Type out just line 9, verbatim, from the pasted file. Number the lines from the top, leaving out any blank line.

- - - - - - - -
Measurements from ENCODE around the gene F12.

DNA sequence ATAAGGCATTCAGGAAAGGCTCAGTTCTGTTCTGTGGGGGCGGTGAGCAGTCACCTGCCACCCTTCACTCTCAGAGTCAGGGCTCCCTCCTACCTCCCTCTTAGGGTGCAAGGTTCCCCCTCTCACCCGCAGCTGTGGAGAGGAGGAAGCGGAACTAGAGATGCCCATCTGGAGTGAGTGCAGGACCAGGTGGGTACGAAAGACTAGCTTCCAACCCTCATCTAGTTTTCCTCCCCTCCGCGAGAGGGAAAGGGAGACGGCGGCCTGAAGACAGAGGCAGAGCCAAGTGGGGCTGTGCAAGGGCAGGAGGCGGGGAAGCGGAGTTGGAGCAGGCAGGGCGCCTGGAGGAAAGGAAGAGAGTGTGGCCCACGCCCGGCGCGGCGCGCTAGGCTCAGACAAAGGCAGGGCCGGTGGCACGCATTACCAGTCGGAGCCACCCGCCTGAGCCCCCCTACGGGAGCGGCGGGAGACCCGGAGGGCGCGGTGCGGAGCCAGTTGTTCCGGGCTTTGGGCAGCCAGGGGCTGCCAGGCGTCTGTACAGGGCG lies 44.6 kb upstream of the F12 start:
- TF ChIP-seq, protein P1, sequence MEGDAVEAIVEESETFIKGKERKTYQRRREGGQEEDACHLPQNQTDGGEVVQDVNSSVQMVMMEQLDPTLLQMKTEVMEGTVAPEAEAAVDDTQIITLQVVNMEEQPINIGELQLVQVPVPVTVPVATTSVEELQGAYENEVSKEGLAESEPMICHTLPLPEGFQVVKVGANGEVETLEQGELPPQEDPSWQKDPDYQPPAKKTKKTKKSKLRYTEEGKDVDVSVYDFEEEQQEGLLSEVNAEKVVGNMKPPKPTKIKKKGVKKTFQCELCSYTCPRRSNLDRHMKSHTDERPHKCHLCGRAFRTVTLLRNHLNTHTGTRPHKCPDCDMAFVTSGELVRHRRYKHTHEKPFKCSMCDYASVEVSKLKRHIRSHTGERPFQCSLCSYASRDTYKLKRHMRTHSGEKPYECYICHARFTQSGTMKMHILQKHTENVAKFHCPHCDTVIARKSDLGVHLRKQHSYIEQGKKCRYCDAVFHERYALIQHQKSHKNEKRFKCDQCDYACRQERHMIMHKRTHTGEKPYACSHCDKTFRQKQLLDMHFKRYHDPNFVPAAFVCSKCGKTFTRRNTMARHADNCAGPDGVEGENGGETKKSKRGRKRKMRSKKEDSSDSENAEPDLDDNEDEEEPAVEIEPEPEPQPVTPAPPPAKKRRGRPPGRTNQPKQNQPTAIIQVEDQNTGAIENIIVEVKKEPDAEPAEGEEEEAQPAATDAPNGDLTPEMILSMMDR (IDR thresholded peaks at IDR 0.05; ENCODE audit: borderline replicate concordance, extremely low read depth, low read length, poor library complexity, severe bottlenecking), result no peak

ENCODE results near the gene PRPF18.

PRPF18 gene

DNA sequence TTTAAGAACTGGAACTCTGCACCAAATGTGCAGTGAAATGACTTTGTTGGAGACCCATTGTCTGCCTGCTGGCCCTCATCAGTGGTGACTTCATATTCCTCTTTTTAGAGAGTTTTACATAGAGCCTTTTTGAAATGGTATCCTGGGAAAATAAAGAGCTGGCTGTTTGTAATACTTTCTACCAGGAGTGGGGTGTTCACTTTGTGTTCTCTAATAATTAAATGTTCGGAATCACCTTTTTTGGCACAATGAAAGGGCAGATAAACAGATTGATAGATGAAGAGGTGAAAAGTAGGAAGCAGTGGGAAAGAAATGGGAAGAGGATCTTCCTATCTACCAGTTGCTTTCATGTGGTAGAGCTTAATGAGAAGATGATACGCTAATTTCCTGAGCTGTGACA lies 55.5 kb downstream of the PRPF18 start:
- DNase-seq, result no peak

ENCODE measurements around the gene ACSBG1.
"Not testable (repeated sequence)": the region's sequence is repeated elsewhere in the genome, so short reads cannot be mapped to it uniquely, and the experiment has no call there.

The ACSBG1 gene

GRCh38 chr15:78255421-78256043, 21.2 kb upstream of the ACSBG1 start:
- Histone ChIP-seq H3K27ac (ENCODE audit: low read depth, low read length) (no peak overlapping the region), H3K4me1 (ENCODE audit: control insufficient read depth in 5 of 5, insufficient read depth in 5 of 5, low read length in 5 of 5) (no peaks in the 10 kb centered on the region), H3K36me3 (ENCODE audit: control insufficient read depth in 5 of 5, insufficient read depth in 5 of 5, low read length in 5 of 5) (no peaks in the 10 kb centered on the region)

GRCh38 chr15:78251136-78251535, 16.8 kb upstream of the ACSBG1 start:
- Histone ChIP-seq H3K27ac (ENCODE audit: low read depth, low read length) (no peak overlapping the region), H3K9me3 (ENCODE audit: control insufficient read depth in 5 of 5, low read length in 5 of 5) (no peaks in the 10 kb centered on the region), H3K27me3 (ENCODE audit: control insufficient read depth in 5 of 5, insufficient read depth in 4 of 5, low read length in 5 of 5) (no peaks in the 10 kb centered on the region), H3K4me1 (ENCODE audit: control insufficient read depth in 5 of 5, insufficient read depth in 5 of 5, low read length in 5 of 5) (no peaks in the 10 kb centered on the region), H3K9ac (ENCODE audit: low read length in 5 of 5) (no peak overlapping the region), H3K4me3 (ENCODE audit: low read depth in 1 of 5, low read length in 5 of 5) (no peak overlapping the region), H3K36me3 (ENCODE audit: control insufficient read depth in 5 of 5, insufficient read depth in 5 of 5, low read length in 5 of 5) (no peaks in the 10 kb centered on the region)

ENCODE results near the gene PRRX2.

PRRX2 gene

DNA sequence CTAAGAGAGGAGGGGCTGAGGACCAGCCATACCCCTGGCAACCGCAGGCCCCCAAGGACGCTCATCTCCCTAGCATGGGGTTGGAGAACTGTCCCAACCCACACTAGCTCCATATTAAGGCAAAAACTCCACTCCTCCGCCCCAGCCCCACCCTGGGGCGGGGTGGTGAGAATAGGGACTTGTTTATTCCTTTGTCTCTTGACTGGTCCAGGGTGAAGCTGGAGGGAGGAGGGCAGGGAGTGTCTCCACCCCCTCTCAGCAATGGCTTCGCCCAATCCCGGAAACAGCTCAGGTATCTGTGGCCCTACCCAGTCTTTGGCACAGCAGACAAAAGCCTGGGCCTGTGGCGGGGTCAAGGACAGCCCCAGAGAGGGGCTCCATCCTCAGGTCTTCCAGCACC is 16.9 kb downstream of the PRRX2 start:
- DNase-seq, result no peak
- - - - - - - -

"Not testable (repeated sequence)": the region's sequence is repeated elsewhere in the genome, so short reads cannot be mapped to it uniquely, and the experiment has no call there.